Hobbies turn into sports as the girls fi nd a passion for competition

unnamed (2)Sophomore Abby Huddle and freshman Sally Nichols endure long practices and competitions, hoping to advance their skating careers.

Huddle began her figure skating career at the age of seven at the Garden’s Ice House in Laurel, Maryland. She first got into the sport after attending her friend’s ice skating birthday party. Since then she has continued to take lessons. She practices three to four days a week and figure skates both competitively and recreationally.

Huddle has also acquired close friends throughout her time as a figure skater because she has been able to meet people who share the same passion. She adds, “I’ve known the people since I was seven or eight; we have a really good bond and we know each other so well.”


Sally Nichols also started figure skating competitively, starting at the age of seven when her mother took her to the Wheaton Ice Rink. Furthering her career as a figure skater, Nichols now skates for the Wheaton Theatre on Ice Team, where she hopes to win medals.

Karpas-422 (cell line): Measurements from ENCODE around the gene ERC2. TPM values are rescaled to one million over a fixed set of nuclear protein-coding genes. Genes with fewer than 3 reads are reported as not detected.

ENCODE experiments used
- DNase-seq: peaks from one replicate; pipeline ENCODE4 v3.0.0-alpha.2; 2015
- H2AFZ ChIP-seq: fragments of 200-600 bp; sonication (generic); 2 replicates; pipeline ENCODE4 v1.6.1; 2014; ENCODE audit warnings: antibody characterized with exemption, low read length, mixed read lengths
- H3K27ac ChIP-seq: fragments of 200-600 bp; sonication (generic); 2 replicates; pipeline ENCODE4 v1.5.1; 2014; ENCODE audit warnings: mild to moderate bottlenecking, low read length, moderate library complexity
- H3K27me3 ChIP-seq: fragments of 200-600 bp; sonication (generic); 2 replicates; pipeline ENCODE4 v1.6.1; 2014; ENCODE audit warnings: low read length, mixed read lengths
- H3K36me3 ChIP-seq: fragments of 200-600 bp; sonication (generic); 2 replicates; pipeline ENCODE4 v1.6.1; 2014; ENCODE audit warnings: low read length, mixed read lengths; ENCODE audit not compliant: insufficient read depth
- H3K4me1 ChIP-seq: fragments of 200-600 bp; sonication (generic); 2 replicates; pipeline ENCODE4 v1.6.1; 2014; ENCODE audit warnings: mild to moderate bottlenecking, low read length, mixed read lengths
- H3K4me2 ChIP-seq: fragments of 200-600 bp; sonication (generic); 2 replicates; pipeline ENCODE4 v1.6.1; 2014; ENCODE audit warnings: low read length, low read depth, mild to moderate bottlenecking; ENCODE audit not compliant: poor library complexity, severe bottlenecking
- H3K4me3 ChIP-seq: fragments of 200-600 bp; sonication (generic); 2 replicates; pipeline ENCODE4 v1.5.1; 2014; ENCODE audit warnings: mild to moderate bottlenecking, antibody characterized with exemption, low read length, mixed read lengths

Nichols recognizes the benefits of having her peers within the sport who have become close friends. “We can skate together and they can help me when I’m learning a new jump or spin because they can point out what I’m doing wrong or right,” says Nichols.

unnamedNichols also practices three days a week on average and figure skates competitively and recreationally. Nichols especially enjoys the traveling aspect of the sport. She says, “My favorite [part] is going all over the place. We go to different rinks and we meet other teams and we see their performances.”

Although figure skating is a hobby and sport that both Huddle and Nichols enjoy, the sport comes with its share of hardships. For Huddle, getting over the fear of falling was something she had to overcome. She says, “I struggled with not being afraid to fall and letting myself just skate.”

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